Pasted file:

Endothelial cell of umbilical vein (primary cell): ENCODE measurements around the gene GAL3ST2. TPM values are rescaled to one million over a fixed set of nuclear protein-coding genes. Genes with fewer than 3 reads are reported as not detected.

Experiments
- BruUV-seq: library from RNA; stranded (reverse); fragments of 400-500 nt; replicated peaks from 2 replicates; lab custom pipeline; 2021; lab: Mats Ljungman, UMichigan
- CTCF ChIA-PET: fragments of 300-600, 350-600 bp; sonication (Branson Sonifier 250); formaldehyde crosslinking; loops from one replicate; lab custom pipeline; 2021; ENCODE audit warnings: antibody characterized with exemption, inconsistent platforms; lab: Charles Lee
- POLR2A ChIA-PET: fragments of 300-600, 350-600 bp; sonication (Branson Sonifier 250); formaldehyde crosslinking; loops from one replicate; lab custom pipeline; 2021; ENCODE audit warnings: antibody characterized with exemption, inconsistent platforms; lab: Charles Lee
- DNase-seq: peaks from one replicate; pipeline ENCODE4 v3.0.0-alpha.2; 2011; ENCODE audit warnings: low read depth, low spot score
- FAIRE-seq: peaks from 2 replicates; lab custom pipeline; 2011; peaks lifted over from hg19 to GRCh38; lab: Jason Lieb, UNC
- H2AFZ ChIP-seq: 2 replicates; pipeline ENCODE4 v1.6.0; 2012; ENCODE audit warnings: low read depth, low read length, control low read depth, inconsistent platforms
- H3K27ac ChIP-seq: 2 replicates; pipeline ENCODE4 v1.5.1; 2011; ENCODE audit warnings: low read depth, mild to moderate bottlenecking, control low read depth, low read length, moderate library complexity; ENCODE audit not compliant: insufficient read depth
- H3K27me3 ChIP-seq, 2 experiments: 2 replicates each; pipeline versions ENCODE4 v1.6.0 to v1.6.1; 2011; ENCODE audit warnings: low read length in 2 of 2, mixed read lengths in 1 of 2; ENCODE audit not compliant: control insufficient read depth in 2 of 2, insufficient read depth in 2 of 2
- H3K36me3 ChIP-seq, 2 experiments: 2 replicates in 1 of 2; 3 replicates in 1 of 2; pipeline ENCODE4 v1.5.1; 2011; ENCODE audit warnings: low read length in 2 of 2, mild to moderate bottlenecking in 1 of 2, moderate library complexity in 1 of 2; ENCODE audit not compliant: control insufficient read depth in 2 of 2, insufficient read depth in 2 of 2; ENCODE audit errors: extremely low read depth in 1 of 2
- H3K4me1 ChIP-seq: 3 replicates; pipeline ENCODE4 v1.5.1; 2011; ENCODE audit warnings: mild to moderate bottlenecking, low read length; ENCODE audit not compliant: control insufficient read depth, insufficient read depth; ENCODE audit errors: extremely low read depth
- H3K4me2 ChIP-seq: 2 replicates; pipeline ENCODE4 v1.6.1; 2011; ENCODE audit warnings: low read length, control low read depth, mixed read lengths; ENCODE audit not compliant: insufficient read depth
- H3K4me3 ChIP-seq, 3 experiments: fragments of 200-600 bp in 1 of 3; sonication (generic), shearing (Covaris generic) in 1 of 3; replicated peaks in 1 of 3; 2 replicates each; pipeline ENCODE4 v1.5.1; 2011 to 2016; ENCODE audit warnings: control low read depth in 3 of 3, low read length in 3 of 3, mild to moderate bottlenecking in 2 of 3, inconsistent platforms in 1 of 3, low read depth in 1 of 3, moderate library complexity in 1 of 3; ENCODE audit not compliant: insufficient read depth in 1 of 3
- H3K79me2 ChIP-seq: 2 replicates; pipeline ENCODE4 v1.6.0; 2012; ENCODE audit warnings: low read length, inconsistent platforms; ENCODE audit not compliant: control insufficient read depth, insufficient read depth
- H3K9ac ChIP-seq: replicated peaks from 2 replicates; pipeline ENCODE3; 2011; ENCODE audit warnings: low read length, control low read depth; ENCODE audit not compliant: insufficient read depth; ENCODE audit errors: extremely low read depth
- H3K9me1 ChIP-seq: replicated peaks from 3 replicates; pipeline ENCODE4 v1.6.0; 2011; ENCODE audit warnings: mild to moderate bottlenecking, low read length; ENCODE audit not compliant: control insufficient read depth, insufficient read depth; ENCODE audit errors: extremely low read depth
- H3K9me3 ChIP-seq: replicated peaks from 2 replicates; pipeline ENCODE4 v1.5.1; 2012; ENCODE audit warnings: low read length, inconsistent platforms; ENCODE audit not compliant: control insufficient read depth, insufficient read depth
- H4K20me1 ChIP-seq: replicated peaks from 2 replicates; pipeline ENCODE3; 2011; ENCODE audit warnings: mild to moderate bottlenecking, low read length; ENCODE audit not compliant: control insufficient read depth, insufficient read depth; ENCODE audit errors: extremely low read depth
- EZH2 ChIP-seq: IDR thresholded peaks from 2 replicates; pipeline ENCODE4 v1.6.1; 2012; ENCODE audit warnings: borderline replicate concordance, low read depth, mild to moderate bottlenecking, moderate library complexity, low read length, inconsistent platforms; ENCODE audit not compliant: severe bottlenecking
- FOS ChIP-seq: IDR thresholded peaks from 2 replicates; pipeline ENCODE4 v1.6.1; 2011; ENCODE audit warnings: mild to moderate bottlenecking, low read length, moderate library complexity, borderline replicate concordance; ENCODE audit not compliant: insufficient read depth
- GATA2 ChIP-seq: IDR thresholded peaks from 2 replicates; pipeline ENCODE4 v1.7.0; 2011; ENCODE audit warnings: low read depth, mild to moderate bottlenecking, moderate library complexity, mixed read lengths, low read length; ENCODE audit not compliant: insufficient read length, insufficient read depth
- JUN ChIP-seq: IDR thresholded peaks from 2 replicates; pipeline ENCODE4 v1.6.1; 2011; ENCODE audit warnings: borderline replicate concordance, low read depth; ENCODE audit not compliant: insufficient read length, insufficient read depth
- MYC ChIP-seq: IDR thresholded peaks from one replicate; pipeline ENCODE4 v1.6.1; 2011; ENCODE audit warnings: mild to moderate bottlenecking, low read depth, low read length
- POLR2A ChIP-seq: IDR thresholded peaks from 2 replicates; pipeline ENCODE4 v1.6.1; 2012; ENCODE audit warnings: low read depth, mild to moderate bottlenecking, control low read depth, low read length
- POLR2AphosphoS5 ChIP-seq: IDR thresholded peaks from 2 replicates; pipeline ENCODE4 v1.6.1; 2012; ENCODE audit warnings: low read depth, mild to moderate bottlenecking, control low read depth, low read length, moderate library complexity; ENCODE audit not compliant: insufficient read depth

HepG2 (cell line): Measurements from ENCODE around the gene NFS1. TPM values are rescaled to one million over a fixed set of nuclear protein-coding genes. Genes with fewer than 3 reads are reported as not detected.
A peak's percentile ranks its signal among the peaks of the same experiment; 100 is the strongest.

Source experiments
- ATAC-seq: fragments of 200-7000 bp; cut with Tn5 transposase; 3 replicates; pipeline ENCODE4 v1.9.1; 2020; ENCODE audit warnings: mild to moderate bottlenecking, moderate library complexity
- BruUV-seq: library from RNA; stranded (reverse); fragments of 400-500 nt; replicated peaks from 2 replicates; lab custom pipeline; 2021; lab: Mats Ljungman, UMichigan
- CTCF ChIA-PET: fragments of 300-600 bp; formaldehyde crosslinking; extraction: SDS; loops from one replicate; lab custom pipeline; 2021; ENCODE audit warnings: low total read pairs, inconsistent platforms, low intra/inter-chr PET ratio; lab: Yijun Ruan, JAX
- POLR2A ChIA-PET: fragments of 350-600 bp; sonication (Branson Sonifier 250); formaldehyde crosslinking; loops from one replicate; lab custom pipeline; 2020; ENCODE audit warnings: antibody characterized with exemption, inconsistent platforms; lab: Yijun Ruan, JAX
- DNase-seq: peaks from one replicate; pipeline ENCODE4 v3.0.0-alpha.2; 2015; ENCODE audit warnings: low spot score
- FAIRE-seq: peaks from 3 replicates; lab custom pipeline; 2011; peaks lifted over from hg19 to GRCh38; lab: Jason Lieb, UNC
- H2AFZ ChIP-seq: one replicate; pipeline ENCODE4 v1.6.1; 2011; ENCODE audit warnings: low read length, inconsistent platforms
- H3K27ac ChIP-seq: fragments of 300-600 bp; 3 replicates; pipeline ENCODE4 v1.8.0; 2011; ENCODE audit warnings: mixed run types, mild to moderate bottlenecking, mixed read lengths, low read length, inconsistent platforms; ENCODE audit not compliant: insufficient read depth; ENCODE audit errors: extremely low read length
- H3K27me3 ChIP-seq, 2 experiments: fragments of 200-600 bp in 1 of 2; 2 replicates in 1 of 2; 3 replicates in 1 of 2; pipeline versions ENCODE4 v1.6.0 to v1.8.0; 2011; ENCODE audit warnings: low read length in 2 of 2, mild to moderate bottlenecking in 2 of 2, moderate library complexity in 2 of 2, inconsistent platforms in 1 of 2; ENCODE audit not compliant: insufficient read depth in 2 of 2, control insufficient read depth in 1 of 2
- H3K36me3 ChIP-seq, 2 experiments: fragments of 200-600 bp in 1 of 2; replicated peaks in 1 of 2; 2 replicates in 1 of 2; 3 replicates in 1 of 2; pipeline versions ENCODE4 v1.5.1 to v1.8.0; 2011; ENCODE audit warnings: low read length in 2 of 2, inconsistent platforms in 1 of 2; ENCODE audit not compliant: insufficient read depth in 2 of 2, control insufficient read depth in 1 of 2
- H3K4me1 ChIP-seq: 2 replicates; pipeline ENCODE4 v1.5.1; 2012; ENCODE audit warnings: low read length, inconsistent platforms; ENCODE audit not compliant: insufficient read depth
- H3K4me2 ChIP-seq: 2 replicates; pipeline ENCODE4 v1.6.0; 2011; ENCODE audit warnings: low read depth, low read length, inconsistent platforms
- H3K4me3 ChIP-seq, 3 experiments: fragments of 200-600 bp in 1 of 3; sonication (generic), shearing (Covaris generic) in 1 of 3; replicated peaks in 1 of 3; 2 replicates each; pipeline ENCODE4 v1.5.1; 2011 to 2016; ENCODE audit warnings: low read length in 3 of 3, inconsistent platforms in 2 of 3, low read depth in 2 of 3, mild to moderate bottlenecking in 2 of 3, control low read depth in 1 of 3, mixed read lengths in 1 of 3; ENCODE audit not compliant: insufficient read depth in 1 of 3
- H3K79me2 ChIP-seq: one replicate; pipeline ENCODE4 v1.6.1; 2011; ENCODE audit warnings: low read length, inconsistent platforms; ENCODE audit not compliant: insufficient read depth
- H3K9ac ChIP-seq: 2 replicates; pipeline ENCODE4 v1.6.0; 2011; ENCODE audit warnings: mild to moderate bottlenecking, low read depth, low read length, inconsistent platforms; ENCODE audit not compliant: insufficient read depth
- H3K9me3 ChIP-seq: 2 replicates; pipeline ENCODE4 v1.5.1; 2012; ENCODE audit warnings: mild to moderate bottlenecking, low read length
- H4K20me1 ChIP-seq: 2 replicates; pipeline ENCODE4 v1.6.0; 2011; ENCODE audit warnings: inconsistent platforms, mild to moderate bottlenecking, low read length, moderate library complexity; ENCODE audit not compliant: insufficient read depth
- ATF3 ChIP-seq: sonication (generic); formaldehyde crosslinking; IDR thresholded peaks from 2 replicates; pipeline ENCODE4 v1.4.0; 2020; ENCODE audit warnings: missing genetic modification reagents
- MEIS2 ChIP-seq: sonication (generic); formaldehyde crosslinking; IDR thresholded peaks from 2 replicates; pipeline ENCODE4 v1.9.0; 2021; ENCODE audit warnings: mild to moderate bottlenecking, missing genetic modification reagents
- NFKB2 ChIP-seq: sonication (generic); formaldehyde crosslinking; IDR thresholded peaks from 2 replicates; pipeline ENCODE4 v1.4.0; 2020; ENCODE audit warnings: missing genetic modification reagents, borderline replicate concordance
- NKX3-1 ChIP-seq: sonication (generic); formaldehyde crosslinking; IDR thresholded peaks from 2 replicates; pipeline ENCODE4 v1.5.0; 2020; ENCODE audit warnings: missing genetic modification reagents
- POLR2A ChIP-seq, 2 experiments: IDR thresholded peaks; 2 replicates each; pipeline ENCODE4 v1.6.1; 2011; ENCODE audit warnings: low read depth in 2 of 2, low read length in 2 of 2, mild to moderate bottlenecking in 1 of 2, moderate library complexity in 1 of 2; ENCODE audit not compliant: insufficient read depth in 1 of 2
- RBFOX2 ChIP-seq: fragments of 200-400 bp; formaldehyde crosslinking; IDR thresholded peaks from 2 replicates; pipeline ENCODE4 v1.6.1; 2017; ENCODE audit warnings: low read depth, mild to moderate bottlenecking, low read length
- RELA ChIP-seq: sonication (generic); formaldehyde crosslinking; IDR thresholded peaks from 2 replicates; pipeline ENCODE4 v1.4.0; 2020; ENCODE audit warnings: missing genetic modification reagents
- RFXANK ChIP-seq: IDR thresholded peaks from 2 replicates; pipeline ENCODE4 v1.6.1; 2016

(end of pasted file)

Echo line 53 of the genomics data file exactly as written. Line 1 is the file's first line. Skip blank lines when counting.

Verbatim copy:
- RELA ChIP-seq: sonication (generic); formaldehyde crosslinking; IDR thresholded peaks from 2 replicates; pipeline ENCODE4 v1.4.0; 2020; ENCODE audit warnings: missing genetic modification reagents